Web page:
Are the books in the series sequels or stand-alones that are connected?
There are two links; one link is the concept of critical stress with the peer counseling and the event of disasters. But we are also calling this the Mercy Hospital series. All three books are set in northern California at different Mercy Hospitals. The first one is at Sierra Mercy in the gold country. The second one is on the coast at Pacific Mercy, and the third one is in San Francisco at Golden Gate Mercy. Each character is introduced in the first book and then spins off into subsequent books, so you do see the characters continue and each one again has a different inciting trauma that starts the whole drama going.
So what are you doing now and what do you see in the future?
I am working on the third book right now. As far as the future, I don’t know for sure. I have another 3-book proposal in; it depends on how well these are received. In the back of my mind I would also like to do some medical suspense as well. But right now I'm just getting these launched.
Thanks so much, Candace! And now to the book. It was scheduled for a June 1 release, but it is already available and being shipped by the online sellers such as Amazon, Christian Books, and Barnes & Noble. What a treat that something related to the medical field is early rather than late! Here's the book summary:
After her brother dies in a trauma room, nurse Claire Avery can no longer face the ER. She's determined to make a fresh start--new hospital, new career in nursing education--move forward, no turning back. But her plans fall apart when she's called to offer stress counseling for medical staff after a heartbreaking day care center explosion. Worse, she's forced back to the ER, where she clashes with Logan Caldwell, a doctor who believes touchy-feely counseling is a waste of time. He demands his staff be as tough as he is. Yet he finds himself drawn to this nurse educator . . . who just might teach him the true meaning of healing.
This book quickly found its way to my shelf of favorites. Admittedly, I've loved medical fiction since I was a kid reading Cherry Ames and Sue Barton. But some books in this genre can be ridiculously and annoyingly unrealistic and need to be classified as DNR (Do Not Resuscitate). Not this one. Candace Calvert shows she has a talent for crafting a wonderful story in an accurate setting, portraying believable characters with real-life crises and issues. The medical detail was authentic without being horrific. And the personalities are spot-on. I loved how the nurses referred to Dr. Caldwell (behind his back, of course!) as McSnarly. Unfortunately, I've worked with a doctor or two like that! As the events unfold and the characters work through the circumstances of the story, the patients aren't the only ones who experience healing.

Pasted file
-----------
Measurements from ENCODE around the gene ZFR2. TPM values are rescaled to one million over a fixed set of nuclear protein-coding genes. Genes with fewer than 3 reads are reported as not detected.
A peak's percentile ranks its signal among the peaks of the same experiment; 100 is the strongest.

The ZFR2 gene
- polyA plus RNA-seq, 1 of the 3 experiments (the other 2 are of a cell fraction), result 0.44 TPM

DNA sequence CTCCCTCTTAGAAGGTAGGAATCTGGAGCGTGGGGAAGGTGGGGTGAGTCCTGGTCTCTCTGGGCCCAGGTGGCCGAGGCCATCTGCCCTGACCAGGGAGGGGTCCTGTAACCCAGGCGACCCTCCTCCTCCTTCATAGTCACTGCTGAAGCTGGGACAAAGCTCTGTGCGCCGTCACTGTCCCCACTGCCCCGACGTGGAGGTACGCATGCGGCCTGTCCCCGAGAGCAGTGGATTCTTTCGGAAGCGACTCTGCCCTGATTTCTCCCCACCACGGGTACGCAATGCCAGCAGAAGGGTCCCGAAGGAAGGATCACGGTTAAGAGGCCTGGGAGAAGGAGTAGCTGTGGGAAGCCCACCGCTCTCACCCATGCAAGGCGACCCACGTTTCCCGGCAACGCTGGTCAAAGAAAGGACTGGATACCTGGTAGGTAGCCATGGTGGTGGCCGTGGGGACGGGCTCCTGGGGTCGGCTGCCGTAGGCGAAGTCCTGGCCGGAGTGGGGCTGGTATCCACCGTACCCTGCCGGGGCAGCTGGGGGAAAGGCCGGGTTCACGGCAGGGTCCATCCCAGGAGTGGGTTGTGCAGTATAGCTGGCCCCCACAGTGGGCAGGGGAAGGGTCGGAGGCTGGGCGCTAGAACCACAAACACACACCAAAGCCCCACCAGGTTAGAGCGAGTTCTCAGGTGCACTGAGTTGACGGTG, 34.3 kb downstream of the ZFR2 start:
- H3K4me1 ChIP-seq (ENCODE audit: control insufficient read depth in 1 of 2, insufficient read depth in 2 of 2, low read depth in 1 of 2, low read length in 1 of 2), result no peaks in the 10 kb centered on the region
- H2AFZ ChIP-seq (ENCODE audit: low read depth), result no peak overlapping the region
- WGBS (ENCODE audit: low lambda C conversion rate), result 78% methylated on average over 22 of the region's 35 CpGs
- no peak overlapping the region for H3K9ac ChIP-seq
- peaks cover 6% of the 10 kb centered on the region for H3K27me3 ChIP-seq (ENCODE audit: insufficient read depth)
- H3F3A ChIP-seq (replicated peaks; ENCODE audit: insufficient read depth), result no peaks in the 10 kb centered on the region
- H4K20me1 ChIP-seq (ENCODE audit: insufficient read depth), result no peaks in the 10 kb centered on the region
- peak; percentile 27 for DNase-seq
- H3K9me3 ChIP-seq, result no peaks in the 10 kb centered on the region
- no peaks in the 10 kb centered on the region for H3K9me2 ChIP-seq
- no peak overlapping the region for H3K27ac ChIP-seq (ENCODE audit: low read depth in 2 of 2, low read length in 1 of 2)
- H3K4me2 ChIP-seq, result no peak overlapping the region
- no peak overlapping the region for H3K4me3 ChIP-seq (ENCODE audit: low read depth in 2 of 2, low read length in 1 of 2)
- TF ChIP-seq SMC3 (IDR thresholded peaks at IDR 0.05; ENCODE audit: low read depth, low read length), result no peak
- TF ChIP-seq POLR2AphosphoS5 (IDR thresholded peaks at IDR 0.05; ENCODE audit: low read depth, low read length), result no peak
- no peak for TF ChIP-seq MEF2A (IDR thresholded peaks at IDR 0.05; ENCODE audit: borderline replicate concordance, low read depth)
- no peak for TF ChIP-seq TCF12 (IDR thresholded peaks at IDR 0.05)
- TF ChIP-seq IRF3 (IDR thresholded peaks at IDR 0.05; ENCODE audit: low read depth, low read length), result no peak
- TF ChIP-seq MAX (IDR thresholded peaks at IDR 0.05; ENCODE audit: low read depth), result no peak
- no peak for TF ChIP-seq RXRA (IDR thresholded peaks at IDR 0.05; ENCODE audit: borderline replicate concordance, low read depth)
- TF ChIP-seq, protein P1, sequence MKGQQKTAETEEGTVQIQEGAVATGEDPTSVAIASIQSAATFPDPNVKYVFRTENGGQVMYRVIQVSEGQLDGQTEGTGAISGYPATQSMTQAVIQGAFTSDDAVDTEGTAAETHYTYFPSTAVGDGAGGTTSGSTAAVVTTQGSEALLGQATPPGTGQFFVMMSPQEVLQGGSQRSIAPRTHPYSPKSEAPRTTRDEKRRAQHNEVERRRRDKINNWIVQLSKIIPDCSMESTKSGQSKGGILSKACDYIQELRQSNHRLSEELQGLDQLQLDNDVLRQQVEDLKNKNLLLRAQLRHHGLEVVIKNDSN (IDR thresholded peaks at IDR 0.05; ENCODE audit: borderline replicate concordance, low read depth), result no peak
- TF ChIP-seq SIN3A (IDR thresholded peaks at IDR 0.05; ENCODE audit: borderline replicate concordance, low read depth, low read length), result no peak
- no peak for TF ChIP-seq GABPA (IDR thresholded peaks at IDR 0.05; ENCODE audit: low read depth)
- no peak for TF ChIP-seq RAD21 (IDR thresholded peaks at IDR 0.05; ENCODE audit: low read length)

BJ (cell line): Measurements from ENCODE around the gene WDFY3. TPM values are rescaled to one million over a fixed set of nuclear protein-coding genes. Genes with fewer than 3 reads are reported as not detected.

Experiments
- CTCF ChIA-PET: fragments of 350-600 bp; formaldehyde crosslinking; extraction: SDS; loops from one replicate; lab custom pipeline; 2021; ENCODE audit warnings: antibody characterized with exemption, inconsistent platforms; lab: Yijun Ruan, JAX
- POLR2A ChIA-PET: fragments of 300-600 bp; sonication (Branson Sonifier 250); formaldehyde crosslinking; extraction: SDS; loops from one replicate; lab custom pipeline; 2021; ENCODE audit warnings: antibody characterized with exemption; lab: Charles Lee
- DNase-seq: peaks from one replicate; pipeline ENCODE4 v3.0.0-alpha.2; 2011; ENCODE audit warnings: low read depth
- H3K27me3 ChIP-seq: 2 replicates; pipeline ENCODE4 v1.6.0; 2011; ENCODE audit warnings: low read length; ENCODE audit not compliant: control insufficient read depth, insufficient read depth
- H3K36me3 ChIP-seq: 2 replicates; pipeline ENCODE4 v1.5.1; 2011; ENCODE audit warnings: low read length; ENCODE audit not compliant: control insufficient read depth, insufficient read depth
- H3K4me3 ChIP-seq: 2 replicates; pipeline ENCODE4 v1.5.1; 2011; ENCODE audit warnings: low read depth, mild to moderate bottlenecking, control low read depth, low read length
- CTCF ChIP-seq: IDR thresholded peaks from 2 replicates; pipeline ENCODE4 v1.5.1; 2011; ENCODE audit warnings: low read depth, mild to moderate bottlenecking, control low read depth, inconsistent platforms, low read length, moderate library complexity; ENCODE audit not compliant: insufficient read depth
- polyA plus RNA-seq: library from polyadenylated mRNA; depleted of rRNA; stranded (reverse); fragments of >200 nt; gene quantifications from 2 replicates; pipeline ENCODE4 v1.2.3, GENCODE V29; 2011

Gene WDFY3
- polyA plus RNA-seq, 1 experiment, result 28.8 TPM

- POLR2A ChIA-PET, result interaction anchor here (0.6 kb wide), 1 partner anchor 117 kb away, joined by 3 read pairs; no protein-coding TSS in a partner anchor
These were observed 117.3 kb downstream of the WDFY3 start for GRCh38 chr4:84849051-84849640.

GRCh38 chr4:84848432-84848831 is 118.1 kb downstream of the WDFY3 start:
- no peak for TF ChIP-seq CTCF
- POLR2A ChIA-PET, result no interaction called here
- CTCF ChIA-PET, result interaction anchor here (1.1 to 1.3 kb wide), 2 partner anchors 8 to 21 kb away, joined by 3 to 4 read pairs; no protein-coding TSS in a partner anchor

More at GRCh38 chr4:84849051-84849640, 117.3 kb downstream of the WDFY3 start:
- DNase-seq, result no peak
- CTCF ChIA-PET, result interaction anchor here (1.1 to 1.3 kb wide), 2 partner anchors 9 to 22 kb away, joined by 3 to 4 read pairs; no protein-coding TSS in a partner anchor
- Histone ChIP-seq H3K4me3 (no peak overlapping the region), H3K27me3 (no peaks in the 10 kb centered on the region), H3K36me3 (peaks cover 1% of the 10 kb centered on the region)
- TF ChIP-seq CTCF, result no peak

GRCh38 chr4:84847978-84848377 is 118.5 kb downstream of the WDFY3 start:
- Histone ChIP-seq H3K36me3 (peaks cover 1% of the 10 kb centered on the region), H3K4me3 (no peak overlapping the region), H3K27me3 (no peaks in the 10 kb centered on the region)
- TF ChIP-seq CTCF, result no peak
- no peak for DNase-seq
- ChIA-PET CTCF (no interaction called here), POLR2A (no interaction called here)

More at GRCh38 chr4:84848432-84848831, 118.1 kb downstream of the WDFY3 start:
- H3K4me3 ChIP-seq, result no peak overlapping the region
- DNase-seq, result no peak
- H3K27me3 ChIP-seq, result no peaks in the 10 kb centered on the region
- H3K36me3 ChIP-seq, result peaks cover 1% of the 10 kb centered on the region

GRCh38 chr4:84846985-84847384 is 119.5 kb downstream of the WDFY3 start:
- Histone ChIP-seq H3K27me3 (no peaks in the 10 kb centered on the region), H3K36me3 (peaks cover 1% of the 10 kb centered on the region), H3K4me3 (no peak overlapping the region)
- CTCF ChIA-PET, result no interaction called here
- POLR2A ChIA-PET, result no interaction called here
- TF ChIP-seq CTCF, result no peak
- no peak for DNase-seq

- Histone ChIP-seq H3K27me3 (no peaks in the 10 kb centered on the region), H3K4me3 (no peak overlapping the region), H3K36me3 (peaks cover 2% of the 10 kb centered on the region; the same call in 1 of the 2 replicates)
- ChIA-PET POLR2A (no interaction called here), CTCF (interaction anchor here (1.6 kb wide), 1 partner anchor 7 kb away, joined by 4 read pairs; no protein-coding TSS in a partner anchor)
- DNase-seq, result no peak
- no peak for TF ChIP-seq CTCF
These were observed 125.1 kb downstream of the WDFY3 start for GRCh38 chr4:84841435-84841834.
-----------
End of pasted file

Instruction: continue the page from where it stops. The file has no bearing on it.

Critical Care is already receiving rave reviews. I especially liked the comments of Harry Kraus MD, who has long been my favorite author of medical fiction:
“Finally, a reason to turn off ER and Grey's Anatomy. Here is a realistic medical drama with heart. Candace Calvert gets it right with page-turning prose, a heartwarming love story, and hope. Don’t make us wait too long for the next one!” —Harry Kraus, MD,best-selling author of Salty Like Blood and Could I Have This Dance?
For an infusion of hope, get this book STAT - read it, & repeat dosage as necessary! I can't wait until the next one, Disaster Status, comes out!
Be sure to check out Candace's website as well as her blog. and tell her I referred you!